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The Allgäu Region in Winter Time | The Allgäu Alps in Bavaria

The Allgäu Region in Winter Time | The Allgäu Alps in Bavaria


I’m in the south of Germany,
in the foothills of the Allgäu Alps. And this is Kempten, the biggest city in the Allgäu
region. But around here “big” is relative – it’s only home to about 70,000 people
despite the fact that it was first settled over two centuries ago.
I thought I’d take a guided tour to find out more about it. We’re not only checking out
Kempten. I want to try biathalon – a combination of cross-country skiing and rifle shooting and learn how to prepare a classic, regional dish. Hello, are you my guide? Lovely weather we are having. Ladies and gentlemen, I’d like to welcome you to our wintry tour of Kempten. Bettina Löffeler kicks off our tour in front of the town hall. It’s a landmark of Kempten and dates from the 14th century. But Kempten is a lot older than that. 2,000 years ago the city was called ‘Cambodunum’. Try to imagine Cambodunum just over there. The Roman outpost was situated on the other side of the Iller river and 33 meters above it. In 15 B.C., the Romans arrived at the river.
History informs us that they found a Celtic settlement with the same name here.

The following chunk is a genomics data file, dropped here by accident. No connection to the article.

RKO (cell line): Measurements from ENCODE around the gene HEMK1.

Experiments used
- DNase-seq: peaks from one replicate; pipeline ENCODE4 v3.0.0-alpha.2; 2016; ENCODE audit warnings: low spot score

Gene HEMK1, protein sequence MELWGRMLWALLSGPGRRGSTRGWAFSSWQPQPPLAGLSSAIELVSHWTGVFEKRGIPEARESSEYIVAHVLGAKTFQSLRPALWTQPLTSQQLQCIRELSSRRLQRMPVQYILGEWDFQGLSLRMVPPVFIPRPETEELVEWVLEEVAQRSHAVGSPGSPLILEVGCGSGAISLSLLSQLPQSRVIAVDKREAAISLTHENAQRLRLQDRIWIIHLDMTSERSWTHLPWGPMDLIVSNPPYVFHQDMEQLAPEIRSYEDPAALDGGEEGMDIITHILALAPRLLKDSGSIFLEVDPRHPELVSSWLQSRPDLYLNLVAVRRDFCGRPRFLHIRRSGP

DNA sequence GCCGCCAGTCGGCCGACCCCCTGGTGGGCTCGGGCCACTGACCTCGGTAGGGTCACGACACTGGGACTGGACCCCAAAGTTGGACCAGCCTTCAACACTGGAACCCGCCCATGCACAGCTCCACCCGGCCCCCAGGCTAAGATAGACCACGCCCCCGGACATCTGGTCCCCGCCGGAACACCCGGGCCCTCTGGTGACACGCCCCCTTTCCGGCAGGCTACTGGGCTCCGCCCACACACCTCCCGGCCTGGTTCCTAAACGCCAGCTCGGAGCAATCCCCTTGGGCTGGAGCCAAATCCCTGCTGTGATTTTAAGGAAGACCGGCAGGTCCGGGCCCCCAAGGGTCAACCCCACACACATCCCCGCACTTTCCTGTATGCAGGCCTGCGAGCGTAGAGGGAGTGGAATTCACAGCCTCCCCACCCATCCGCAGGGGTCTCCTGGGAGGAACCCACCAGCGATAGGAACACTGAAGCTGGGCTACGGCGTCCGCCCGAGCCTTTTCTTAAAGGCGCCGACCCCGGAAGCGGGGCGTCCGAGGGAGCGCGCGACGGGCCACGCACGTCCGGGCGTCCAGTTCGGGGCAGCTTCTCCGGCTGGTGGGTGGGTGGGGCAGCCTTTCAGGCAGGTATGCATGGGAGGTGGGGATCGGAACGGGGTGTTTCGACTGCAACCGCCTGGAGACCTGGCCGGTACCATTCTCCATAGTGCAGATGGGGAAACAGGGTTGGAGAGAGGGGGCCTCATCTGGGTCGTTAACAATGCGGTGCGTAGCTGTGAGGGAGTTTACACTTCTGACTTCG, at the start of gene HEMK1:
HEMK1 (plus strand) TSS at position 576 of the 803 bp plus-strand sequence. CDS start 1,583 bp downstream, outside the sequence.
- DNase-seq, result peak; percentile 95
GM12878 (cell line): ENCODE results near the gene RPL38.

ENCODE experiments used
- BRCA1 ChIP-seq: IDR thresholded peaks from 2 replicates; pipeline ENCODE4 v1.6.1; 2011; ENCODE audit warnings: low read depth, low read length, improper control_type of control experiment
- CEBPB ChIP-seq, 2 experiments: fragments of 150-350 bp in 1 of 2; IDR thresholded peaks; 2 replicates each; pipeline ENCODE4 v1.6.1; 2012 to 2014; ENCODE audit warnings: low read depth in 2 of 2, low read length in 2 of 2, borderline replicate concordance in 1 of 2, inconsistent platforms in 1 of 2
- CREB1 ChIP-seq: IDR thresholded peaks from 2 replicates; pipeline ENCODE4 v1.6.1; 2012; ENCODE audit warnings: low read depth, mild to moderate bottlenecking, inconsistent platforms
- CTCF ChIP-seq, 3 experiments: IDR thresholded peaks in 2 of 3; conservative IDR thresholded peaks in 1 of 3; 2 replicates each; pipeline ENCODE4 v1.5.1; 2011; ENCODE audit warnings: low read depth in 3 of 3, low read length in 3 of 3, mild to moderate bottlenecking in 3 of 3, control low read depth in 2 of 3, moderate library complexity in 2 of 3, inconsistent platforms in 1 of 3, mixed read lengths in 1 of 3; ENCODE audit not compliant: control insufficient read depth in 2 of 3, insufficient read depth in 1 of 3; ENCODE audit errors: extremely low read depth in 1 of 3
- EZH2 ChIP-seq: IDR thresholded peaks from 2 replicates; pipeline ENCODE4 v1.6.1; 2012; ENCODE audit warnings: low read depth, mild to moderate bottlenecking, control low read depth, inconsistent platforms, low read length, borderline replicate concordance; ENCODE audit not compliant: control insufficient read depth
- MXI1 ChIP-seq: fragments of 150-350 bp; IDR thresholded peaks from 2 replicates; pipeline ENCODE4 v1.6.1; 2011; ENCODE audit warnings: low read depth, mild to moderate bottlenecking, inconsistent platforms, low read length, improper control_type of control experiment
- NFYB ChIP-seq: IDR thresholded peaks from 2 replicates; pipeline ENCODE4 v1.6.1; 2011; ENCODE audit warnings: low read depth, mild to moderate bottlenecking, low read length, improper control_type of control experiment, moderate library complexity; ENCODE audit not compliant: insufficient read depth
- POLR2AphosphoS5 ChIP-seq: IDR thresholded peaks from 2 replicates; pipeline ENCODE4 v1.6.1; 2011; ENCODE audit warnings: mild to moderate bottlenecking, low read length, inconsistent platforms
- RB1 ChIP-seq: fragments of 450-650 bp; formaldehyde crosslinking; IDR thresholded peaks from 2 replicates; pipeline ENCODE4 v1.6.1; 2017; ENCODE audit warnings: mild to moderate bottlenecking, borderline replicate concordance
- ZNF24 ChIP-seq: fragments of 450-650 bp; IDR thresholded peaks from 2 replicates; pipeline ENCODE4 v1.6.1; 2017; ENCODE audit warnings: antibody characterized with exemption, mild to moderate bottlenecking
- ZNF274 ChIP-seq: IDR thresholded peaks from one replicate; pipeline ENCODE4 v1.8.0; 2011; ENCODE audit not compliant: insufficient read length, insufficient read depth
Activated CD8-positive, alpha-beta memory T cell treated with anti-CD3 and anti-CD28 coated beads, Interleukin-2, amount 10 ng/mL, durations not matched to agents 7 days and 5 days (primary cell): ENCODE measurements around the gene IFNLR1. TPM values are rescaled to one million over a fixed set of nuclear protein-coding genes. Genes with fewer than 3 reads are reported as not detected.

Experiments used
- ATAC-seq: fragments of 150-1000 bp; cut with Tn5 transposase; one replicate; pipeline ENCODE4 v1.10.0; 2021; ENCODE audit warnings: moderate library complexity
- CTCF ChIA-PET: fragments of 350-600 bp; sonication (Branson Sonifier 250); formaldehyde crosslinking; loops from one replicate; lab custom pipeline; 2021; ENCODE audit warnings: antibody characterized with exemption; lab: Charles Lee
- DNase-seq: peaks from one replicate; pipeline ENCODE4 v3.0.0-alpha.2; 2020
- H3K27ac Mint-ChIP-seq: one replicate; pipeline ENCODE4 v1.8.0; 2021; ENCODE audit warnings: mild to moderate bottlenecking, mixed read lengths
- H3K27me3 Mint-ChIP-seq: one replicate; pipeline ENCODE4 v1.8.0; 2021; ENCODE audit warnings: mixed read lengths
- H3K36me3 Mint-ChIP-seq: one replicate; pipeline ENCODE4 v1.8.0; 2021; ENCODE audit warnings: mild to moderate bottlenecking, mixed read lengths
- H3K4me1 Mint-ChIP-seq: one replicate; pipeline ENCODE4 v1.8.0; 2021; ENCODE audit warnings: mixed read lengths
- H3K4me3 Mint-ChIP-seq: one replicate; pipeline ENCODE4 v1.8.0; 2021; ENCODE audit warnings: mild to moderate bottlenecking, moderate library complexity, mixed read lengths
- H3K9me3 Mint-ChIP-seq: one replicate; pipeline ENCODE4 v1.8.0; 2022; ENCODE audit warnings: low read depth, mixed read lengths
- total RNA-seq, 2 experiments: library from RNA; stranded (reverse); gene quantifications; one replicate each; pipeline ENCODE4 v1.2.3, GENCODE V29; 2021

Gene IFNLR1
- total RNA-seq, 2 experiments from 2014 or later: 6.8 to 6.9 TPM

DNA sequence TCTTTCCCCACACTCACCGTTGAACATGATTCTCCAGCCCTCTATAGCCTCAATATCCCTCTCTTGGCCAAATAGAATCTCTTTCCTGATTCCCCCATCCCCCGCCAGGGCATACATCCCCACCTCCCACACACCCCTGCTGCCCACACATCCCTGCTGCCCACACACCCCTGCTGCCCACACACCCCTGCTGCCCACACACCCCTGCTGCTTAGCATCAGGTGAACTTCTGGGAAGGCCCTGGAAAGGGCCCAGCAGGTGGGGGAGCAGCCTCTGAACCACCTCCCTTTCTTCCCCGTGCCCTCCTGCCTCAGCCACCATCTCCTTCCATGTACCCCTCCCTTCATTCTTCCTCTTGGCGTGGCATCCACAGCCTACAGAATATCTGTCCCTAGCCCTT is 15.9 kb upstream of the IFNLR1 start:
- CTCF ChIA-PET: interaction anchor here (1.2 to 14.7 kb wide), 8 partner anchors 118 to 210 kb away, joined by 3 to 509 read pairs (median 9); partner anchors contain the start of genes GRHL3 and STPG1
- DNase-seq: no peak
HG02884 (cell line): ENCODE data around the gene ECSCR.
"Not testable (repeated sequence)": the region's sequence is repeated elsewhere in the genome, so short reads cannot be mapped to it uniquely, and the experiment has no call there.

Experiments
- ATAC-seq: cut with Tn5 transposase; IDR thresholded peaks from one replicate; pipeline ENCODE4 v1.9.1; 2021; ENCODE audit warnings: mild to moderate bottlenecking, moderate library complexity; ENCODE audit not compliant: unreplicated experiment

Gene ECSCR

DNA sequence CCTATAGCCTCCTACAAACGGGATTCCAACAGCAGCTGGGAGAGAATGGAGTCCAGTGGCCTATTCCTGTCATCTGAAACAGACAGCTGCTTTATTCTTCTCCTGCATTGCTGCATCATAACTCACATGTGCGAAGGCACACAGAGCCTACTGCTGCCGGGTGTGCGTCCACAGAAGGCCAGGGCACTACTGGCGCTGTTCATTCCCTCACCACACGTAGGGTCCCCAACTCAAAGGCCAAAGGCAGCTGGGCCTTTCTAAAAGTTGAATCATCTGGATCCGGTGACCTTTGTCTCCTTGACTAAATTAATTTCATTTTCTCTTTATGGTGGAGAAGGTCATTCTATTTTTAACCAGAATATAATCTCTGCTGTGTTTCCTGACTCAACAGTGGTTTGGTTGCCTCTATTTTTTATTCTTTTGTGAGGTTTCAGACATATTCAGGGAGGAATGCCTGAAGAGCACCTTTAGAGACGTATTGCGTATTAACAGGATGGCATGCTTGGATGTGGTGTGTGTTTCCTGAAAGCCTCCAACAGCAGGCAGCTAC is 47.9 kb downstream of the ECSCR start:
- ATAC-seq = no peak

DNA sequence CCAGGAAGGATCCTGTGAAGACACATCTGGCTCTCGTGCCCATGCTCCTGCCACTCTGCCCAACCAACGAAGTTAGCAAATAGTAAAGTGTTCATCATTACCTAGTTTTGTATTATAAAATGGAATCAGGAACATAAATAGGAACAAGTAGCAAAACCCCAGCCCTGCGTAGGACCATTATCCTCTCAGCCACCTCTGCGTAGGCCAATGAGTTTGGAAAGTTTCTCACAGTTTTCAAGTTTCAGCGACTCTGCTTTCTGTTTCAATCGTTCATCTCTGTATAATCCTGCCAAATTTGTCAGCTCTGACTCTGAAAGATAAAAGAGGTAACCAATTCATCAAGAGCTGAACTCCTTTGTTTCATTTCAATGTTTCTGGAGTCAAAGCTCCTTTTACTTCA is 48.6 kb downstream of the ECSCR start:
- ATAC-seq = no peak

This is why Kempten claims to be Germany’s oldest city. But there’s no
definitive evidence for that. Centuries later, during the Reformation,
Kempten was a divided city. There was a Catholic and a Protestant part.
The church of St. Mang was once the protestant heart of Kempten and is the oldest place of worship in town. Services were directed toward the middle of the church.
Until around ten years ago the pulpit, baptismal font and the altar were in the center of the church.
Then it was all moved to the east side. Imagine having to turn your head like this for a half an hour to hear the minister. It was unbearable. That’s why these adjustable benches were built.
Just flip the backrest and viola! You have a perfect view of the pulpit.
Pretty practical, don’t you think? We continue on to the former Catholic part of town with the Basilica of St. Laurence and representative residence of the Duke-Abbots.
Abbott’s and it’s also where our tour of And it’s also where our tour of Kempten ends. If you have plans to to visit the Allgäu, it’s best to fly to Munich and rent a car. Not only will you be able to get from one
one place to the next, you will be treated to spectacular nature at every turn. I’ve arrived at my next stop: Nesselwang. Here, I am going to rent the equipment I need for my next endeavour: an introduction to the biathlon. My instructor for the day is Walter Fricke. Ok, let’s go! You’re probably a bit faster than me. You ski the traditional way and I’ll ‘skate’. So I guess I’ll see you in half an hour? Sounds good! So right, left. The Biathlon is extremely popular in Germany.
Or at least lots of people like to watch the competitions on TV. How did the biathlon originate? Who came up with the idea of putting cross-country skiing and rifle shooting together? Cross-country skiing has always been popular in Scandinavia, even for hunting with a weapon. That’s how the idea was born. In Germany, most biathletes are in the military.